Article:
Consumers decreased their use of credit by 1.5 percent in July on a seasonally adjusted annual basis, according to the Federal Reserve's most recent consumer credit release. The July decrease was the first in 11 months and brought the total U.S. consumer credit level to $2.71 trillion.
Revolving credit decreased for a second consecutive month falling by 6.8 percent, following a June decrease of 4.5 percent. The decrease in revolving credit could signal decreased profit and earnings growth for U.S. retailers since revolving credit primarily includes credit card purchases.
Stock prices fell for retailers Gap (NYSE:GPS) and Tiffany's (NYSE:TIF) following the consumer credit announcement. Gap's price decreased by 2.23 percent in the day following the announcement while Tiffany's fell 0.61 percent. Department store retailers Macy's (NYSE:M) and Sears (NASDAQ:SHLD) showed similar results, falling 2.94 percent and 2.77 percent, respectively.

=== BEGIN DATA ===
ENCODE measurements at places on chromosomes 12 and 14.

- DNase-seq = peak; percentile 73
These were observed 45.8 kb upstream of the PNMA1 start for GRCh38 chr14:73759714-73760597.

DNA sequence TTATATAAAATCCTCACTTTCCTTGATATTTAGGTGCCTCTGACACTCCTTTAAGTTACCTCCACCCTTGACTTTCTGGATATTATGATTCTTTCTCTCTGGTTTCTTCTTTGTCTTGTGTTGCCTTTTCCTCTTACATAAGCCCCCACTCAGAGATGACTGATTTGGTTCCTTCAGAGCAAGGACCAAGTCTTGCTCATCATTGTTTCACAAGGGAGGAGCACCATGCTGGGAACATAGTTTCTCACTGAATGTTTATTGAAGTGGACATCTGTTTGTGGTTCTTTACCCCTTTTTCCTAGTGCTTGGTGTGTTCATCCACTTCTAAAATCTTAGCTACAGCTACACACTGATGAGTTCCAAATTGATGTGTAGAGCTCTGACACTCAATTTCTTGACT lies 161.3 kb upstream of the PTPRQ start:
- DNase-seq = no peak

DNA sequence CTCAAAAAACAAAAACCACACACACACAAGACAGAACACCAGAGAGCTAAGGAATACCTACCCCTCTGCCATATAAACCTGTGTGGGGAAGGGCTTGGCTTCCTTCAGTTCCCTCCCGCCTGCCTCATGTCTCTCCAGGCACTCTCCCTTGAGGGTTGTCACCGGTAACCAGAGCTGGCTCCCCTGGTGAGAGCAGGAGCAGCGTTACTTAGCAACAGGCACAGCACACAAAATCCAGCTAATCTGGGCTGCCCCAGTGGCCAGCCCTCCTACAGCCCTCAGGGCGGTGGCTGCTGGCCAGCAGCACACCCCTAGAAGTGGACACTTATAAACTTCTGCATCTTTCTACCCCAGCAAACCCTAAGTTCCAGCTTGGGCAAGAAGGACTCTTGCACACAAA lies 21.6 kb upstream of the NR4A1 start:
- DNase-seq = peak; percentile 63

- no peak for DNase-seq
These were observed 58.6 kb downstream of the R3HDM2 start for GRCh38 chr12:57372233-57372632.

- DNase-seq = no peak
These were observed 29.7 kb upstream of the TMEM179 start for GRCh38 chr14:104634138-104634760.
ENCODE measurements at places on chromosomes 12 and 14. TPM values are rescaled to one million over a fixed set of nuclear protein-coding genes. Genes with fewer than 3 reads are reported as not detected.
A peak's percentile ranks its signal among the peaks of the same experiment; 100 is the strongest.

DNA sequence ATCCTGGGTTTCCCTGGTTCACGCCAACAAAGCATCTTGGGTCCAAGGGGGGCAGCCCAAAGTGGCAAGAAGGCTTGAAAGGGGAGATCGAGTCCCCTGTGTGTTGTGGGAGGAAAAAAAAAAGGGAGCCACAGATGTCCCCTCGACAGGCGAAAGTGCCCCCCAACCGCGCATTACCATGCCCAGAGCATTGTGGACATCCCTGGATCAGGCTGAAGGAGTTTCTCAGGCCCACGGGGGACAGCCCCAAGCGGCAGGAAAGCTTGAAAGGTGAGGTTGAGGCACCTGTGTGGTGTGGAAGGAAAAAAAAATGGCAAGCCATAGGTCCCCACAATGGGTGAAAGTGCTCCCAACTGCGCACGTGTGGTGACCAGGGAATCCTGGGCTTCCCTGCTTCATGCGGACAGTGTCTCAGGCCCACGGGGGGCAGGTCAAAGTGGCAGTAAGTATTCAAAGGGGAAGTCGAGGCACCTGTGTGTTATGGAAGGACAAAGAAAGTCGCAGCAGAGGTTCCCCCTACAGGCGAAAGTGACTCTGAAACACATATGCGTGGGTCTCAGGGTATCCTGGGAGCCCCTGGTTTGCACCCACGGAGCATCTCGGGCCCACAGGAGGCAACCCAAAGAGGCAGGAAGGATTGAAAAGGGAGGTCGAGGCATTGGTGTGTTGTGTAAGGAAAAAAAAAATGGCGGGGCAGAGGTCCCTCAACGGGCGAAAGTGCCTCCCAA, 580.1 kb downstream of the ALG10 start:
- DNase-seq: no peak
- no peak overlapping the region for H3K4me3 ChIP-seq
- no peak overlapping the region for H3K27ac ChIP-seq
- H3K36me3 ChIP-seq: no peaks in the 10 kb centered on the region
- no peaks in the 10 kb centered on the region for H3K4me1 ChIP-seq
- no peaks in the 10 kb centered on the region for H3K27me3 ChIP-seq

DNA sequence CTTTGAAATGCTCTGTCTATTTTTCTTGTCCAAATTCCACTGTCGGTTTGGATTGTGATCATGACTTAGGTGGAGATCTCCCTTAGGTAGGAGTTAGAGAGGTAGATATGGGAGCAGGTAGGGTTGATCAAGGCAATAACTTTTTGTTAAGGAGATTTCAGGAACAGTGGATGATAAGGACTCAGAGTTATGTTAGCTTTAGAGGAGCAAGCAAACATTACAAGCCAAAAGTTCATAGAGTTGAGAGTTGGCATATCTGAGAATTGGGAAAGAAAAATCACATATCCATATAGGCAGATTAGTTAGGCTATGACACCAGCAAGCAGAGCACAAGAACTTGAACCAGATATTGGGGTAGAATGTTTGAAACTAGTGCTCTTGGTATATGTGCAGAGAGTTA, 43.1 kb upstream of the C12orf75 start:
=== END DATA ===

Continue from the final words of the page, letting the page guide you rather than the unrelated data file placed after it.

The S&P 500 Consumer Discretionary and Consumer Staples sectors were also down following the day's announcement, signaling the effects revolving credit borrowing have on the market's retail companies. The Consumer Discretionary sector was down 0.30 percent while the Consumer Staples sector fell 0.42 percent.
Non-revolving credit, which primarily includes retail banking and student loans, dropped significantly for the month to 1 percent in July from 9.8 percent in June, starting the third quarter far below the second quarter's average of 8.6 percent.
Wells Fargo (NYSE:WFC) and Fifth Third Bank (NASDAQ:FITB) saw stock price decreases following the credit announcement of 2.43 percent and 0.85 percent, respectively. Meanwhile, Citigroup (NYSE:C) was up 1.84 percent and Bank of America (NYSE:BAC) gained 2.60 percent while the S&P 500 Financial sector was unchanged following the announcement, which could be a sign of decreased lending issuance due to tightened lending standards.
As consumers continue to spend tentatively it appears further decreases in consumer credit would have the greatest effects on the Consumer Discretionary and Consumer Staples sectors, meaning retail companies could see further declines if credit levels continue to decrease.
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